Watch the launch highlights of world’s strongest rocket

SpaceX launched its mighty Falcon Heavy rocket on Tuesday morning in a mission that deployed two classified satellites for the U.S. Space Force.

Mission USSF-44 got underway from the Kennedy Space Center in Florida at 9:41 a.m. ET in what was only the fourth launch for the Falcon Heavy, and its first since 2019.

The Falcon Heavy is the world’s strongest operational rocket and comprises SpaceX’s workhorse Falcon 9 rocket because the core booster, plus two additional Falcon 9 boosters attached to either side of the core.

Around eight minutes after launch, the 2 side boosters returned as planned, making an ideal touchdown on the Kennedy Space Center a brief distance from the launchpad. This was the primary launch and landing of those particular boosters, which shall be prepared for re-flight on one other U.S. Space Force mission later this yr. The Falcon Heavy’s core booster was not recovered.

SpaceX livestreamed much of the mission, though because the flight handled classified satellites, the video feed was cut soon after stage separation.

Fog enveloped the Kennedy Space Center on the time of launch on Tuesday morning, however the Falcon Heavy quickly climbed above the clouds as its three boosters and 27 Merlin engines powering the rocket to space.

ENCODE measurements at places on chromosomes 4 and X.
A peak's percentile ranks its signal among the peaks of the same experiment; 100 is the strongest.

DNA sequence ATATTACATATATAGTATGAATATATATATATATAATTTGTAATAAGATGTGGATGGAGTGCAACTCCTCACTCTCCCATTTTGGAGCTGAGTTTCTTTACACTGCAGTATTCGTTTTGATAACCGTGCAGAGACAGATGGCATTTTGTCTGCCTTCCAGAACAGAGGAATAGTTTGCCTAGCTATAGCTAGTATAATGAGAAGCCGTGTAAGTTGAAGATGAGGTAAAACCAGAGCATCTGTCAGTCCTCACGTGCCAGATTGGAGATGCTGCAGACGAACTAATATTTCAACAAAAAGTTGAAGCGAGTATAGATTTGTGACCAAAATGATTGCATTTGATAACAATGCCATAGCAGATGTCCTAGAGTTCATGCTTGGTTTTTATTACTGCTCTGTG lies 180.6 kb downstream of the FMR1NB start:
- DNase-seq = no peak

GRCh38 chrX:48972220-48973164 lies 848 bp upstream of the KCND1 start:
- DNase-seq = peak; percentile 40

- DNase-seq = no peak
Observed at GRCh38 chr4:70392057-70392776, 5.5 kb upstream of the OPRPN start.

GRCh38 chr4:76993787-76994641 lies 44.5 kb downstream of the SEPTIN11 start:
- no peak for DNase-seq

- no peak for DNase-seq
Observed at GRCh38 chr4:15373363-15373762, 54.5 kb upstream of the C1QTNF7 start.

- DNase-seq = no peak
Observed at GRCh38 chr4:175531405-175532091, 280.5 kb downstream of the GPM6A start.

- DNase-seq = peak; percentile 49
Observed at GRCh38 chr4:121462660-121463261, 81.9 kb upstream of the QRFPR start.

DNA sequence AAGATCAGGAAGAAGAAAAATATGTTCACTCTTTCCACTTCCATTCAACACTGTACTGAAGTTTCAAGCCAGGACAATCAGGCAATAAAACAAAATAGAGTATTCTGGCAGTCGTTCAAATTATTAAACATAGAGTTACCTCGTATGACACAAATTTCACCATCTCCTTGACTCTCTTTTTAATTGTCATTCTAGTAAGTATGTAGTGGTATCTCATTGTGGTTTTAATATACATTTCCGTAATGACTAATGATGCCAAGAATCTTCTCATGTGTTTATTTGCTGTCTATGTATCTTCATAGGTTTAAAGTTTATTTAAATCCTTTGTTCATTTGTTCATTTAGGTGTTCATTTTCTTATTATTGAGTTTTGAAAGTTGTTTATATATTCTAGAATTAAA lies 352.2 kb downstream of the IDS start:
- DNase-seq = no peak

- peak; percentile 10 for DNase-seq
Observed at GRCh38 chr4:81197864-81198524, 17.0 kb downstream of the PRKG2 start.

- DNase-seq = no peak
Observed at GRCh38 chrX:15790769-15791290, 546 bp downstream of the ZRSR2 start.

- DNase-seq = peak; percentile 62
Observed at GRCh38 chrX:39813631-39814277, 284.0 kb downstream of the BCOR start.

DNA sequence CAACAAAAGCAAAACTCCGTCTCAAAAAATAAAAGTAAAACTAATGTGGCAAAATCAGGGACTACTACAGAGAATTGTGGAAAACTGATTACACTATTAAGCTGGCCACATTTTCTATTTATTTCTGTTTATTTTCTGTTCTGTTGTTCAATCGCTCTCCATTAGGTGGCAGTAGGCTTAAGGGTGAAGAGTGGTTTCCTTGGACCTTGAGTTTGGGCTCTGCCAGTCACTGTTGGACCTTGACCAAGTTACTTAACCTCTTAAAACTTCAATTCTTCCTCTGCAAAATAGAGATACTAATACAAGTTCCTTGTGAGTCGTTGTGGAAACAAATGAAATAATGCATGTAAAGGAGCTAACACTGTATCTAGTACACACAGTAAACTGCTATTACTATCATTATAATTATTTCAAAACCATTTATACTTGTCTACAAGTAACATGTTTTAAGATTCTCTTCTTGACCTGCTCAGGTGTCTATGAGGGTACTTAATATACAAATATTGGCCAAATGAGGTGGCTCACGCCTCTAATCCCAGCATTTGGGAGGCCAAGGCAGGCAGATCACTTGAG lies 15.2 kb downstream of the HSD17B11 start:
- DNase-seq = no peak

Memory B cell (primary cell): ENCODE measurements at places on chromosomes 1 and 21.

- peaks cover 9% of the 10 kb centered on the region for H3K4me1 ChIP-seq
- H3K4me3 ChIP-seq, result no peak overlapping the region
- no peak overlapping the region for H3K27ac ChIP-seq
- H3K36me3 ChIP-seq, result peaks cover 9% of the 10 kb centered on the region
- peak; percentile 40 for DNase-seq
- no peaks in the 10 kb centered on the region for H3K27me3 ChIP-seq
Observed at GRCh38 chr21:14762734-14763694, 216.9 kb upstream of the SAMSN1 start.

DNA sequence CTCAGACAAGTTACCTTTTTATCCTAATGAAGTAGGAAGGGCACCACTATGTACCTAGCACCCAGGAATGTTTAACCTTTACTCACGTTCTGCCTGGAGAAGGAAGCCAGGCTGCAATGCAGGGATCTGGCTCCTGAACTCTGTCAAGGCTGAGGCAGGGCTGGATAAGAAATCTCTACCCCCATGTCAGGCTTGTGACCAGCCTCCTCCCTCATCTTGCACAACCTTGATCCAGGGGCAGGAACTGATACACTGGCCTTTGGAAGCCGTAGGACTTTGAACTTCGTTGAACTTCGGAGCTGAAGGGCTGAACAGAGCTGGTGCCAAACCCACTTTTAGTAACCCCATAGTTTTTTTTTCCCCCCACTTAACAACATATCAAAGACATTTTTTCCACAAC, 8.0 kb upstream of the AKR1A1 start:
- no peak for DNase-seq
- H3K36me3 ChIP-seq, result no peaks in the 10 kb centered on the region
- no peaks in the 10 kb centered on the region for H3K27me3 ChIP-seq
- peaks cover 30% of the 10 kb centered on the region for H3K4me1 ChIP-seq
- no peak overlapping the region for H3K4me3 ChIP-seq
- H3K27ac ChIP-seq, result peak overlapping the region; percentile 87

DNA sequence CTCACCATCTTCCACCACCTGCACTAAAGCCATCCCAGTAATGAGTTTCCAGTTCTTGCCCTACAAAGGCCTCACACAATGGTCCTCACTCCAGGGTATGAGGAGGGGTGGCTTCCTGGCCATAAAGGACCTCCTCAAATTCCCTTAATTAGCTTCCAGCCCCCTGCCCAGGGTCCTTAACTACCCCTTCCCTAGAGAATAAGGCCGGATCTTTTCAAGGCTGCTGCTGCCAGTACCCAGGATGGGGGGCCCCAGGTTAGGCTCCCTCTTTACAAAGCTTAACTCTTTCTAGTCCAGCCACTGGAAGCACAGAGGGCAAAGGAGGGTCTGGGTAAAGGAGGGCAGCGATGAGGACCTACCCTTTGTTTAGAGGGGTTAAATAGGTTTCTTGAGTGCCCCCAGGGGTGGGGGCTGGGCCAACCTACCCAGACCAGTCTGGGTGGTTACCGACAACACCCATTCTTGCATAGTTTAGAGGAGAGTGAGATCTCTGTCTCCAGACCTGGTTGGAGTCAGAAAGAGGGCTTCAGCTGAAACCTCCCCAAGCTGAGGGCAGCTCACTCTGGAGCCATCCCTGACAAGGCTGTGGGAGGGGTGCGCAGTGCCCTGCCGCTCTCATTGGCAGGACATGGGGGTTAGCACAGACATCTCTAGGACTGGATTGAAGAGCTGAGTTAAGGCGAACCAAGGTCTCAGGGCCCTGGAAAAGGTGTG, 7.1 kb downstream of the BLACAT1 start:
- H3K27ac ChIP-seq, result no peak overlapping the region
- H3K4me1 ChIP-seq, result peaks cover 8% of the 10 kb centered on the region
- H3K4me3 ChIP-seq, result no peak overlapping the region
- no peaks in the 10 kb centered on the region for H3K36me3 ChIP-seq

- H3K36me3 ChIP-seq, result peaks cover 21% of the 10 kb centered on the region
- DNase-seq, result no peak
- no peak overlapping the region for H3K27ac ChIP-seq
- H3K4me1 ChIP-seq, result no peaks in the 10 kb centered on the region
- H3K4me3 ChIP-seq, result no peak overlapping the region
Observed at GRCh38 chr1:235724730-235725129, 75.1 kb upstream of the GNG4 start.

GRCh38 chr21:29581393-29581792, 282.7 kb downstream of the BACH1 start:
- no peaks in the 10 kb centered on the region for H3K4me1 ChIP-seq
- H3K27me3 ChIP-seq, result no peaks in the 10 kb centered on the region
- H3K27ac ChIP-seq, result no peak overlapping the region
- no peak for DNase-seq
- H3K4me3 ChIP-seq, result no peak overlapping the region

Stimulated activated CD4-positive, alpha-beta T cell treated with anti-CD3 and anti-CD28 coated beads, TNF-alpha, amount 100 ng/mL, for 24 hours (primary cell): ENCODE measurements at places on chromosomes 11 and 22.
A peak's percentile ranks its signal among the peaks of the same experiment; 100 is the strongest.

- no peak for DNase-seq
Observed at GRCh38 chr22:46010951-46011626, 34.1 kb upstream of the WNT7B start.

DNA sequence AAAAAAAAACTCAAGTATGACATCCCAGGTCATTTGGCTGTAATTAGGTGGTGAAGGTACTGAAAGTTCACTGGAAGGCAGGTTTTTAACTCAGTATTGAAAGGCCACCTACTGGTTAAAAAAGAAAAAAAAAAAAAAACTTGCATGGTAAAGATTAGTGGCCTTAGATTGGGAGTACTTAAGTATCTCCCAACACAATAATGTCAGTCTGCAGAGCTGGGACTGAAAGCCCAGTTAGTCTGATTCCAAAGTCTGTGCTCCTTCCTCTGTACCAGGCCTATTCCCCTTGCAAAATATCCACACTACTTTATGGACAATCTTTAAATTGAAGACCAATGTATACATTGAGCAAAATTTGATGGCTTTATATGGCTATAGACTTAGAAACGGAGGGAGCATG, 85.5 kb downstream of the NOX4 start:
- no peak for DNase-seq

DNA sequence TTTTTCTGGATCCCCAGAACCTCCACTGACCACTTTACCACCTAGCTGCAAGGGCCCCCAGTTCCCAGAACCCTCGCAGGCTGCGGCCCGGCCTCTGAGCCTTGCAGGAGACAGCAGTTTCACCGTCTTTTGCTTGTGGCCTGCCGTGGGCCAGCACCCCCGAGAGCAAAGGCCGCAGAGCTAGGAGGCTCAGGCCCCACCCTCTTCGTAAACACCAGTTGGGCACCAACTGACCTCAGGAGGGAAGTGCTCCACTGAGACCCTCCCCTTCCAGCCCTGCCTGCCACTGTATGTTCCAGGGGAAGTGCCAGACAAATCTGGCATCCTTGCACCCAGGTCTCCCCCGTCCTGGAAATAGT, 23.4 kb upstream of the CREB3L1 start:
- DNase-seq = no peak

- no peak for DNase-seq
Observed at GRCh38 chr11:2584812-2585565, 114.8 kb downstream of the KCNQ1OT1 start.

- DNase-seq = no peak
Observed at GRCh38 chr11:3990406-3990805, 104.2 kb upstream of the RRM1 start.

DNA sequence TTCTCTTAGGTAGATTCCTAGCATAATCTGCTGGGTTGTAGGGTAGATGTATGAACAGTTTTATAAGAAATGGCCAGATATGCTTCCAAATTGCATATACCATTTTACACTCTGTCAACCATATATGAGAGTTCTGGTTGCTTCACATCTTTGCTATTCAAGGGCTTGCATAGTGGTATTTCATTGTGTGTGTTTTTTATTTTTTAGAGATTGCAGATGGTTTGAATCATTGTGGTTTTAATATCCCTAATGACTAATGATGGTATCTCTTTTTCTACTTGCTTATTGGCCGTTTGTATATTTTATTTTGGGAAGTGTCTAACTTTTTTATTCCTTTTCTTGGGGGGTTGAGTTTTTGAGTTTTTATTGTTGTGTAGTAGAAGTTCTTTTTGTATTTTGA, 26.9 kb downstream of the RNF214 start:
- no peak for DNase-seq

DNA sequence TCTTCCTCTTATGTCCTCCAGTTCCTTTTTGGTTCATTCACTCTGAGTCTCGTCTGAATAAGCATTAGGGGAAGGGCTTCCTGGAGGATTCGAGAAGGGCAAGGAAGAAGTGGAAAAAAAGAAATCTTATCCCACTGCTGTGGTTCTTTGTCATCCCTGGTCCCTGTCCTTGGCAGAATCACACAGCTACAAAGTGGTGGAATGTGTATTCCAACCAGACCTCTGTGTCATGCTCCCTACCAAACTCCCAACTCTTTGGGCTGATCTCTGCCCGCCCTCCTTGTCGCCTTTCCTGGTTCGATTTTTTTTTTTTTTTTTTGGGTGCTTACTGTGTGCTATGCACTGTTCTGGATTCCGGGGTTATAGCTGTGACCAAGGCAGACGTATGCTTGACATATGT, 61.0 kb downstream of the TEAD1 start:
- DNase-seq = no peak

Two-and-a-half minutes into the flight, the 2 side boosters separated from the core booster.

About 90 seconds later, the stream showed stage separation high above Earth.

As planned, the 2 side boosters returned to Earth and landed upright around eight minutes after departing the launch site.

With the Falcon Heavy mission now out of the way in which, SpaceX engineers shall be turning their attention to the maiden launch of SpaceX’s next-generation Starship rocket, which incorporates the Super Heavy booster.

When it gets airborne, the Super Heavy will develop into essentially the most powerful rocket to have ever flown when it comes to thrust, which can reach 17 million kilos at launch — greater than 3 times that of the Falcon Heavy.

The Super Heavy could take its first test flight later this month or a while in December.

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